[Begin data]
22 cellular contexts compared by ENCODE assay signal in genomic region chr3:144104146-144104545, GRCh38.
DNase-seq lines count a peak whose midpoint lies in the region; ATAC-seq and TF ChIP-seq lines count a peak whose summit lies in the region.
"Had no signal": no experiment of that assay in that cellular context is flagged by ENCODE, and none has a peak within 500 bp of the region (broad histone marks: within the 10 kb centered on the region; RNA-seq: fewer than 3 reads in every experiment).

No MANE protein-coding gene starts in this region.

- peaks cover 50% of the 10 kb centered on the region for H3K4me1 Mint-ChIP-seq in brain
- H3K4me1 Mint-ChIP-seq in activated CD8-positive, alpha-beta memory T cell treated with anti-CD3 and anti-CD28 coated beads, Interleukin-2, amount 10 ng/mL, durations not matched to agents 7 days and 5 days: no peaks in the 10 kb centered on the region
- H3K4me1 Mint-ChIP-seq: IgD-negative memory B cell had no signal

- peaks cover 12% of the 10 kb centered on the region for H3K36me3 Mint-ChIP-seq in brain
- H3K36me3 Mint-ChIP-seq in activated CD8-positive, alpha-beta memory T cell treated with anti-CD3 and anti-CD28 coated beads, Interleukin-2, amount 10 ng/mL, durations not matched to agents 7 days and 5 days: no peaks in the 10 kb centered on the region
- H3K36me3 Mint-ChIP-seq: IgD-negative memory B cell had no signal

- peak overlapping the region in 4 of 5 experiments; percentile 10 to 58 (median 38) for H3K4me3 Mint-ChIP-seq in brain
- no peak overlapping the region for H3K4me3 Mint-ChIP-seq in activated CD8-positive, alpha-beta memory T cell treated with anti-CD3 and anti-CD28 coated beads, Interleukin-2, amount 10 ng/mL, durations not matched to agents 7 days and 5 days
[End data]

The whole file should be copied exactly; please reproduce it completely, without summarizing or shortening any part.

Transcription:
22 cellular contexts compared by ENCODE assay signal in genomic region chr3:144104146-144104545, GRCh38.
DNase-seq lines count a peak whose midpoint lies in the region; ATAC-seq and TF ChIP-seq lines count a peak whose summit lies in the region.
"Had no signal": no experiment of that assay in that cellular context is flagged by ENCODE, and none has a peak within 500 bp of the region (broad histone marks: within the 10 kb centered on the region; RNA-seq: fewer than 3 reads in every experiment).

No MANE protein-coding gene starts in this region.

- peaks cover 50% of the 10 kb centered on the region for H3K4me1 Mint-ChIP-seq in brain
- H3K4me1 Mint-ChIP-seq in activated CD8-positive, alpha-beta memory T cell treated with anti-CD3 and anti-CD28 coated beads, Interleukin-2, amount 10 ng/mL, durations not matched to agents 7 days and 5 days: no peaks in the 10 kb centered on the region
- H3K4me1 Mint-ChIP-seq: IgD-negative memory B cell had no signal

- peaks cover 12% of the 10 kb centered on the region for H3K36me3 Mint-ChIP-seq in brain
- H3K36me3 Mint-ChIP-seq in activated CD8-positive, alpha-beta memory T cell treated with anti-CD3 and anti-CD28 coated beads, Interleukin-2, amount 10 ng/mL, durations not matched to agents 7 days and 5 days: no peaks in the 10 kb centered on the region
- H3K36me3 Mint-ChIP-seq: IgD-negative memory B cell had no signal

- peak overlapping the region in 4 of 5 experiments; percentile 10 to 58 (median 38) for H3K4me3 Mint-ChIP-seq in brain
- no peak overlapping the region for H3K4me3 Mint-ChIP-seq in activated CD8-positive, alpha-beta memory T cell treated with anti-CD3 and anti-CD28 coated beads, Interleukin-2, amount 10 ng/mL, durations not matched to agents 7 days and 5 days